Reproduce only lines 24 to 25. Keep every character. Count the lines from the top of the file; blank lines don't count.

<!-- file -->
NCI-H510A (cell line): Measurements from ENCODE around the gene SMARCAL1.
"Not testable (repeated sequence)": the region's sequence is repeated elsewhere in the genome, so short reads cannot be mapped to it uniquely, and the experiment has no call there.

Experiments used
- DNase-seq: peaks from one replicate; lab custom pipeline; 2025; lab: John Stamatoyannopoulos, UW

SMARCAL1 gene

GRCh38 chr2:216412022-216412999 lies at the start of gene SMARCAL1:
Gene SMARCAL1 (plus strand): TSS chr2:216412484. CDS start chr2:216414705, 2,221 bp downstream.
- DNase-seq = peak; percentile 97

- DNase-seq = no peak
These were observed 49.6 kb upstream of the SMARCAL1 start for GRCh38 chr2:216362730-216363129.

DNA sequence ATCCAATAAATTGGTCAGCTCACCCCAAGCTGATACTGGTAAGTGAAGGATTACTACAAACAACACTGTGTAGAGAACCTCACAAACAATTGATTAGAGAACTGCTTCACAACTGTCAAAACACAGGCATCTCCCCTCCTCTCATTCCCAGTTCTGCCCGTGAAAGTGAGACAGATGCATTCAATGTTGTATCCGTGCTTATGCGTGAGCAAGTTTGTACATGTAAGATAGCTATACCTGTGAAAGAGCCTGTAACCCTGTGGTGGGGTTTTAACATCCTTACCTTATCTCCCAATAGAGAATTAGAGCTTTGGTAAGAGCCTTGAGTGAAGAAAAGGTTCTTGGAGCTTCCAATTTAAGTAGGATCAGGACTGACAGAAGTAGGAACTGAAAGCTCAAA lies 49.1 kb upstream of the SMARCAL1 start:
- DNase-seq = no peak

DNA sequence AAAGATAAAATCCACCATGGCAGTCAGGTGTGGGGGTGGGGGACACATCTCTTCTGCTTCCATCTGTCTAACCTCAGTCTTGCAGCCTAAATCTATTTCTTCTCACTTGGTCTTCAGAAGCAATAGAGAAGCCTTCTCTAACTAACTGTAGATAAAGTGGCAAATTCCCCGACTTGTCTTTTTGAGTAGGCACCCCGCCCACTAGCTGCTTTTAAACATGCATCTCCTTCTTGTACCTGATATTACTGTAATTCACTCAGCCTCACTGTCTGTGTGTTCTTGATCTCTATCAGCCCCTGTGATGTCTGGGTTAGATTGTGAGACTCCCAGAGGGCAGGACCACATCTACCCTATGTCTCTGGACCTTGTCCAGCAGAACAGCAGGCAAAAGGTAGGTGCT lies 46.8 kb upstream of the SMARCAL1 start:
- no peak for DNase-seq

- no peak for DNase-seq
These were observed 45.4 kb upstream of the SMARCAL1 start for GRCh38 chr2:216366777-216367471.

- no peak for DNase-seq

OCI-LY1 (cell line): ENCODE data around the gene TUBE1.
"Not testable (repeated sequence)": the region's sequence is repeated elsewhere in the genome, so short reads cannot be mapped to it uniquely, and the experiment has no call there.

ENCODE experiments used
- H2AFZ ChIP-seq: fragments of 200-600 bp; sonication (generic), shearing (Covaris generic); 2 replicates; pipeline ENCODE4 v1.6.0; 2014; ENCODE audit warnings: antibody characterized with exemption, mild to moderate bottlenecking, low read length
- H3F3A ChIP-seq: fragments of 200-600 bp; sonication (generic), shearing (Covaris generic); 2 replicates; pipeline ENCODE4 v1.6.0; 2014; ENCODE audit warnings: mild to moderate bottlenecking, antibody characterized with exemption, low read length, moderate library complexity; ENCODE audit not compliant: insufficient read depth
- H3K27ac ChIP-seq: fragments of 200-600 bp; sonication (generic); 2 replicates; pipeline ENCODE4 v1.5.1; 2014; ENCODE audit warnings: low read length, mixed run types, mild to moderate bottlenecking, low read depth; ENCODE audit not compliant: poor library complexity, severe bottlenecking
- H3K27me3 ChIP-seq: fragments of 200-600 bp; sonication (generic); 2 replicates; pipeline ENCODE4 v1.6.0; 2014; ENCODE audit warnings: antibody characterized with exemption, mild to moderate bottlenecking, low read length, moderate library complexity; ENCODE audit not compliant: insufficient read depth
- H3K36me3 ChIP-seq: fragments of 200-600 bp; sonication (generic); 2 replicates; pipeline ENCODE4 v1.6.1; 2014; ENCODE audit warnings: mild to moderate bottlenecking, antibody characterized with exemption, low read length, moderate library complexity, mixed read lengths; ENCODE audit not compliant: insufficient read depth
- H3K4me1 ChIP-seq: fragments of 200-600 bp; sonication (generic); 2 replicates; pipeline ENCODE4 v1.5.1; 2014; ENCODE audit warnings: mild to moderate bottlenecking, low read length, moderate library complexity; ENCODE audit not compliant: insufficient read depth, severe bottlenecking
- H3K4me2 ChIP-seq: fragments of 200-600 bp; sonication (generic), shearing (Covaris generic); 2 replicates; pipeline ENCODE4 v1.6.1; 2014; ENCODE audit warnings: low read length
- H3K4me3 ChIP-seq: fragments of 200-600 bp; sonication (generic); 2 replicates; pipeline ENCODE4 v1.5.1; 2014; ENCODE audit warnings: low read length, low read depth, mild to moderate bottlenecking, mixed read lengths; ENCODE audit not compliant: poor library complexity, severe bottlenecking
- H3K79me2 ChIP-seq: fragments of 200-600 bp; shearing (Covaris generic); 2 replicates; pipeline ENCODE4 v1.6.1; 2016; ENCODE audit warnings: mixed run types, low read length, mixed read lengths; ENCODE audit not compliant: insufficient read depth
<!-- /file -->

- H3K27me3 ChIP-seq: fragments of 200-600 bp; sonication (generic); 2 replicates; pipeline ENCODE4 v1.6.0; 2014; ENCODE audit warnings: antibody characterized with exemption, mild to moderate bottlenecking, low read length, moderate library complexity; ENCODE audit not compliant: insufficient read depth
- H3K36me3 ChIP-seq: fragments of 200-600 bp; sonication (generic); 2 replicates; pipeline ENCODE4 v1.6.1; 2014; ENCODE audit warnings: mild to moderate bottlenecking, antibody characterized with exemption, low read length, moderate library complexity, mixed read lengths; ENCODE audit not compliant: insufficient read depth